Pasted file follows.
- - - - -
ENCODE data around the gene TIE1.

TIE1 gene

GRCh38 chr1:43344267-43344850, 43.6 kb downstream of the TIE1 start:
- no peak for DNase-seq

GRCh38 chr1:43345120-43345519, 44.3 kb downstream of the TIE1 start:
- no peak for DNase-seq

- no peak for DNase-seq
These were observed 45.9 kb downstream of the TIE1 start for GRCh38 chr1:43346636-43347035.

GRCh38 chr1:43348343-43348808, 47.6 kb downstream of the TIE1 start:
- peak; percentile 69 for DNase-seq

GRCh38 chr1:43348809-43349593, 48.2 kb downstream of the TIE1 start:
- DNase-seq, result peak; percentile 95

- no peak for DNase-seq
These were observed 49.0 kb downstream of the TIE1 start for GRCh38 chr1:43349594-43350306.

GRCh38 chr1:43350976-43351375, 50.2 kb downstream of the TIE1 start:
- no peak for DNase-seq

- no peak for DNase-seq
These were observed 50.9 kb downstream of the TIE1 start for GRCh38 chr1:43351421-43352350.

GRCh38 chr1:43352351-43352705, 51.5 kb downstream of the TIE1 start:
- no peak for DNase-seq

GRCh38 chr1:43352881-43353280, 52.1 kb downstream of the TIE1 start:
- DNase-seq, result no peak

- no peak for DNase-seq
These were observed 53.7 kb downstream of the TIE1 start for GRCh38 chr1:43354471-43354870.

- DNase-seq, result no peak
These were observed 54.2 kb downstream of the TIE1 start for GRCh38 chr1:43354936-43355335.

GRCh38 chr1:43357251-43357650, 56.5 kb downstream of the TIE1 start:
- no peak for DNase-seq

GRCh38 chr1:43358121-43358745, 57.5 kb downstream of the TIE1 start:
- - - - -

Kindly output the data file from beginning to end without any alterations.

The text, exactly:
ENCODE data around the gene TIE1.

TIE1 gene

GRCh38 chr1:43344267-43344850, 43.6 kb downstream of the TIE1 start:
- no peak for DNase-seq

GRCh38 chr1:43345120-43345519, 44.3 kb downstream of the TIE1 start:
- no peak for DNase-seq

- no peak for DNase-seq
These were observed 45.9 kb downstream of the TIE1 start for GRCh38 chr1:43346636-43347035.

GRCh38 chr1:43348343-43348808, 47.6 kb downstream of the TIE1 start:
- peak; percentile 69 for DNase-seq

GRCh38 chr1:43348809-43349593, 48.2 kb downstream of the TIE1 start:
- DNase-seq, result peak; percentile 95

- no peak for DNase-seq
These were observed 49.0 kb downstream of the TIE1 start for GRCh38 chr1:43349594-43350306.

GRCh38 chr1:43350976-43351375, 50.2 kb downstream of the TIE1 start:
- no peak for DNase-seq

- no peak for DNase-seq
These were observed 50.9 kb downstream of the TIE1 start for GRCh38 chr1:43351421-43352350.

GRCh38 chr1:43352351-43352705, 51.5 kb downstream of the TIE1 start:
- no peak for DNase-seq

GRCh38 chr1:43352881-43353280, 52.1 kb downstream of the TIE1 start:
- DNase-seq, result no peak

- no peak for DNase-seq
These were observed 53.7 kb downstream of the TIE1 start for GRCh38 chr1:43354471-43354870.

- DNase-seq, result no peak
These were observed 54.2 kb downstream of the TIE1 start for GRCh38 chr1:43354936-43355335.

GRCh38 chr1:43357251-43357650, 56.5 kb downstream of the TIE1 start:
- no peak for DNase-seq

GRCh38 chr1:43358121-43358745, 57.5 kb downstream of the TIE1 start: